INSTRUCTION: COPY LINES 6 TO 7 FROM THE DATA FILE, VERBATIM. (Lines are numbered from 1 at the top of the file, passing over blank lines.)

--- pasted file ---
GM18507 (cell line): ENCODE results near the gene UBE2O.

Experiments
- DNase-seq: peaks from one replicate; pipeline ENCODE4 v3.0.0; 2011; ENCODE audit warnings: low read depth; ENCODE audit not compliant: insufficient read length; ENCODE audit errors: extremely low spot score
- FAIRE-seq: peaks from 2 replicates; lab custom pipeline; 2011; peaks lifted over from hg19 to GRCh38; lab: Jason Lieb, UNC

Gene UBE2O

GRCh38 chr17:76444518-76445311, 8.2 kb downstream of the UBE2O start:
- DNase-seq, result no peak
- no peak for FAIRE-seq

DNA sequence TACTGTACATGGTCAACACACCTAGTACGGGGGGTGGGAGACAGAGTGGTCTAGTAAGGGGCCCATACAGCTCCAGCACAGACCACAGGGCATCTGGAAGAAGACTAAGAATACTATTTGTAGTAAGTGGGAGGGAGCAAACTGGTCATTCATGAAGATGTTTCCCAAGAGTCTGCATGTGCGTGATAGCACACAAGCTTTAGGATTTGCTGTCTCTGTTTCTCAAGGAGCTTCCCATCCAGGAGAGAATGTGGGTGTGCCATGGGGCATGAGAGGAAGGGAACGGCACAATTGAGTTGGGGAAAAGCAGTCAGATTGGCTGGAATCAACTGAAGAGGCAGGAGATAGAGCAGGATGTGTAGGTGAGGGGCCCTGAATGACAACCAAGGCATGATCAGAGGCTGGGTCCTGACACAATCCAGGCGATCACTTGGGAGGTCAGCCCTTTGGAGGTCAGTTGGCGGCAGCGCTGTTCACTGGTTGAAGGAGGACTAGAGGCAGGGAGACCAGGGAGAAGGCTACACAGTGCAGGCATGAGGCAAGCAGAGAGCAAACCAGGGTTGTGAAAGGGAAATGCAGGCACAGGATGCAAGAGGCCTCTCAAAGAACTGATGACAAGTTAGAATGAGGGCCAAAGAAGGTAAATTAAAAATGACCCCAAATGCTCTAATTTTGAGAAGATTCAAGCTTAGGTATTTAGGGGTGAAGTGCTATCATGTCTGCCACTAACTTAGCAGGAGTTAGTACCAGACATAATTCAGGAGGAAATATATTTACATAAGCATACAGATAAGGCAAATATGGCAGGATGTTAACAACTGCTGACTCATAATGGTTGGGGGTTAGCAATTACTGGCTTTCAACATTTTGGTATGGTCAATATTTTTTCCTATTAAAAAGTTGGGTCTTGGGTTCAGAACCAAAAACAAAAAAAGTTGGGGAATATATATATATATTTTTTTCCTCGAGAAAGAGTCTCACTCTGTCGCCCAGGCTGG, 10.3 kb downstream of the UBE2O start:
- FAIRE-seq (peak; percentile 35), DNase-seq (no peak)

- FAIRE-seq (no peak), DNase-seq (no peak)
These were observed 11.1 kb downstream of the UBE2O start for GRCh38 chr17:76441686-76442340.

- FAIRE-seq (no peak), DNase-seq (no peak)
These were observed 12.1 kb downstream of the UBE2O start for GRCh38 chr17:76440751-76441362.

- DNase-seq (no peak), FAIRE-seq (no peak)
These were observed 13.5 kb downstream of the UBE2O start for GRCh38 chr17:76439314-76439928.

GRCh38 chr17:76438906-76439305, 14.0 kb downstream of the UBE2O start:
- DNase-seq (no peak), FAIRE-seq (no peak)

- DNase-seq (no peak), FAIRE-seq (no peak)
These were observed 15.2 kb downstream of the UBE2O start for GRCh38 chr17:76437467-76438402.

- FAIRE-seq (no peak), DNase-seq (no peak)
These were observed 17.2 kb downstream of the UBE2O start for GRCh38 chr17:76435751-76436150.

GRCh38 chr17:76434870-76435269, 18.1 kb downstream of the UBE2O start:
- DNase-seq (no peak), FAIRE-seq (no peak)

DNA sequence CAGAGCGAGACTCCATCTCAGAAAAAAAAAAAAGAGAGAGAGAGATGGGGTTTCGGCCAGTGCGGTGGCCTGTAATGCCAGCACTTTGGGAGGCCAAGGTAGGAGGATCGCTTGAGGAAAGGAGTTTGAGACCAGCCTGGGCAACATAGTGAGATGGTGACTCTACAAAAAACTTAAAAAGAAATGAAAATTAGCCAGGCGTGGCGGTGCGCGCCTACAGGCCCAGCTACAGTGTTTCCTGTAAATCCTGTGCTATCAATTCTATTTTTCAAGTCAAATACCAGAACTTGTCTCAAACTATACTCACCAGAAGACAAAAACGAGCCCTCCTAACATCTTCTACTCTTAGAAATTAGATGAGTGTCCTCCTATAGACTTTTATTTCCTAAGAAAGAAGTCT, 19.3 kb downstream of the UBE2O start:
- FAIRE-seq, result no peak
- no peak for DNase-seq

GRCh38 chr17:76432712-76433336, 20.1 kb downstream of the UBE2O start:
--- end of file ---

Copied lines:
GRCh38 chr17:76444518-76445311, 8.2 kb downstream of the UBE2O start:
- DNase-seq, result no peak